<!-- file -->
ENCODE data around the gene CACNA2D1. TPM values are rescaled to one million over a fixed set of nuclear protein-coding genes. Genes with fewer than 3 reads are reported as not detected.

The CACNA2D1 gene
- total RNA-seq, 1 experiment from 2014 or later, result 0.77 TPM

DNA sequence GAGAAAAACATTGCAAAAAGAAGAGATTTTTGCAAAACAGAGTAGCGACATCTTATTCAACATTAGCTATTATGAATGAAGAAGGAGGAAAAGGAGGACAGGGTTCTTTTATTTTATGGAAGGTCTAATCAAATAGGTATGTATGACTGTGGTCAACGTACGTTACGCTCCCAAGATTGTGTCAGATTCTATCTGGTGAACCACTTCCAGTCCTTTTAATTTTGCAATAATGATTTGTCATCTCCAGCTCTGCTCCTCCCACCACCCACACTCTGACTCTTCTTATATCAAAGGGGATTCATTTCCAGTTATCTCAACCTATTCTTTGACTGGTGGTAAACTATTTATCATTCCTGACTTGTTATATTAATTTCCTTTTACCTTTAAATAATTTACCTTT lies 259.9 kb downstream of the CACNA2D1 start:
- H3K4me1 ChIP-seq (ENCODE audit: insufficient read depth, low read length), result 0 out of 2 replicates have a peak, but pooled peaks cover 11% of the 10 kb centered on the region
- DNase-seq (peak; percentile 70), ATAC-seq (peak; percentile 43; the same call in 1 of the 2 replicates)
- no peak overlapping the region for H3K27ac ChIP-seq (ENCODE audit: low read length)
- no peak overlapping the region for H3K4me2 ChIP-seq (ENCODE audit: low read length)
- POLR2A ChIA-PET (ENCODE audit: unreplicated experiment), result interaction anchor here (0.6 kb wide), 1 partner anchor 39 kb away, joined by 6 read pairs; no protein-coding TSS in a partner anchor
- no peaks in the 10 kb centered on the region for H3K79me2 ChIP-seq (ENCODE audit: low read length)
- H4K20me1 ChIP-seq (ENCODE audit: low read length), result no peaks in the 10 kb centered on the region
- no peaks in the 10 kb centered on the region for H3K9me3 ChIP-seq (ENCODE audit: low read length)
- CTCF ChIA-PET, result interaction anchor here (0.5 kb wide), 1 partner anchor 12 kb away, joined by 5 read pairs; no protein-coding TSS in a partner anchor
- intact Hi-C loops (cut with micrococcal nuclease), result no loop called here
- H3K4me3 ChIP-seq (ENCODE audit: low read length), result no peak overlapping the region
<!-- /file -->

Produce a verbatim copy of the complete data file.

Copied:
ENCODE data around the gene CACNA2D1. TPM values are rescaled to one million over a fixed set of nuclear protein-coding genes. Genes with fewer than 3 reads are reported as not detected.

The CACNA2D1 gene
- total RNA-seq, 1 experiment from 2014 or later, result 0.77 TPM

DNA sequence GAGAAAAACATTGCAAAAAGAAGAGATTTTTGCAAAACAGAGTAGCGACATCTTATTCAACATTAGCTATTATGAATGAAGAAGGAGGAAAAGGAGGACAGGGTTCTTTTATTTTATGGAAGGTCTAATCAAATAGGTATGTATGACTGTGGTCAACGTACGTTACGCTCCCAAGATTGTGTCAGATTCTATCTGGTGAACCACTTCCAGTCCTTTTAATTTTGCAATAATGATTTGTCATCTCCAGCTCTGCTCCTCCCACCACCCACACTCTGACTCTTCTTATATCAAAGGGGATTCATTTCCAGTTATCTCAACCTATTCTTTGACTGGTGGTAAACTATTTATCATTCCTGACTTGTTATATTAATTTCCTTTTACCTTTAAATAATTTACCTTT lies 259.9 kb downstream of the CACNA2D1 start:
- H3K4me1 ChIP-seq (ENCODE audit: insufficient read depth, low read length), result 0 out of 2 replicates have a peak, but pooled peaks cover 11% of the 10 kb centered on the region
- DNase-seq (peak; percentile 70), ATAC-seq (peak; percentile 43; the same call in 1 of the 2 replicates)
- no peak overlapping the region for H3K27ac ChIP-seq (ENCODE audit: low read length)
- no peak overlapping the region for H3K4me2 ChIP-seq (ENCODE audit: low read length)
- POLR2A ChIA-PET (ENCODE audit: unreplicated experiment), result interaction anchor here (0.6 kb wide), 1 partner anchor 39 kb away, joined by 6 read pairs; no protein-coding TSS in a partner anchor
- no peaks in the 10 kb centered on the region for H3K79me2 ChIP-seq (ENCODE audit: low read length)
- H4K20me1 ChIP-seq (ENCODE audit: low read length), result no peaks in the 10 kb centered on the region
- no peaks in the 10 kb centered on the region for H3K9me3 ChIP-seq (ENCODE audit: low read length)
- CTCF ChIA-PET, result interaction anchor here (0.5 kb wide), 1 partner anchor 12 kb away, joined by 5 read pairs; no protein-coding TSS in a partner anchor
- intact Hi-C loops (cut with micrococcal nuclease), result no loop called here
- H3K4me3 ChIP-seq (ENCODE audit: low read length), result no peak overlapping the region